Should You Hire Jack or the Master?
When it comes to hiring, companies often seek either a jack of all trades, a master of one or a master of many trades. But which one is your best bet for the company’s success?
All of us have heard the famous saying: ‘The Jack of all trades is a master of none’, but did you know that this quote actually has a second part? Ironically, the original meaning of the saying was not to criticize those who have a broad range of skills. Rather, as William Shakespeare once wrote, 'The Jack of all trades is a master of none, but oftentimes better than master of one.' In other words, having a variety of talents can be just as valuable as being an expert in a single field.
During my interactions with Talent Acquisition (TA) and Recruitment leaders, I generally come across three types of potential employees that companies seek to hire:
- The Jack of all trades, who is typically hired by companies who need to hire a large number of employees quickly and round the clock, e.g., contact centers hiring customer service agents.
- The master of one trade, who is hired for specific skills or projects, e.g. an automobile company hiring EV Engineers from campuses.
- The master of many trades, who has a high level of proficiency in several different areas or fields. The roles for this type of profile are mostly lateral in nature, where companies look for functional experts who can handle sizable teams, own projects, manage customer expectations, and create a smart leadership summary, e.g. Project Managers in IT services companies.
Sometimes, however, due to high aspirations, pressure to close positions quickly, or a desire to follow industry trends; TA managers end up losing the type of candidate they want to hire.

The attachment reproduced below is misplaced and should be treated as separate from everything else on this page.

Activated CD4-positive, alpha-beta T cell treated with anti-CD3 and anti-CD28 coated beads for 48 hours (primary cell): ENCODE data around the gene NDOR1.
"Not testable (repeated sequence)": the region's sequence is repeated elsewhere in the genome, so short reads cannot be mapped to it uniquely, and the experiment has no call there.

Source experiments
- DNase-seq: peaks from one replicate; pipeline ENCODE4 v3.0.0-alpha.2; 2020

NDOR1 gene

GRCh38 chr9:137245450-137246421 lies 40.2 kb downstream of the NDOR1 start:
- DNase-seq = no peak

For example, a few months ago, the Global TA head of a large contact center shared with me their plan to improve customer NPS ratings by hiring agents that are more customer-centric. Already using SHL’s SVAR spoken English test, they planned to achieve this by increasing the hiring benchmark for spoken English proficiency from CEFR B2 to a high B2 (Note: CEFR is a universal scale of language proficiency).
However, I explained to them that raising the benchmark on English proficiency alone would not be enough to significantly improve the NPS score. Instead, they should break down the 'customer centricity' competency into specific skills and behaviors and use targeted assessments to evaluate candidates. This would help them identify the candidates who are truly customer-centric and likely to have a positive impact on the NPS score.
This is because just speaking great English will not solve customer problems. Once agents meet the minimum acceptable standard of language proficiency, they must also possess the right aptitude and attitude to address specific customer needs. This involves quickly and completely understanding the problem, courteously managing expectations, and multitasking on the CRM system without keeping the customer on the call after closure.
Having a variety of talents can be just as valuable as being an expert in a single field.
We also did some criterion validity analysis on the existing high and low performers and found out that while the SVAR spoke English test already had a positive correlation of 0.24 with the agent NPS rating, this correlation increased to a 0.46 by additionally administering a call center simulation test and a customer service Situational Judgment Test. For reference, a range of 0.2-0.4 is generally considered the acceptable standard of effectiveness for skill and personality assessments, when compared to performance ratings which have many other external factors e.g. employee motivation, manager’s attitude, compensation & benefits, etc.
After going through the analytics report, the TA head decided to move away from a single skill-based approach to adopting a comprehensive competency evaluation approach. So, we reduced the benchmark to one test (English) but additionally started measuring other relevant competencies with scientifically derived benchmarks right at the hiring stage.
Hence, they changed their strategy from ‘hiring a master of one’ to hiring a ‘jack of many trades’.
You may do this exercise within your team to answer the following questions:
- Does your team think alike on which kind of employee from the above 3 categories they plan to hire?
- Are you focusing on just one or two skills? Otherwise, have you chosen the right assessment solution package?
- Do you have scientifically derived hiring benchmarks?
You can also reach out to SHL, and our team of solution architects would be happy to run this exercise with you.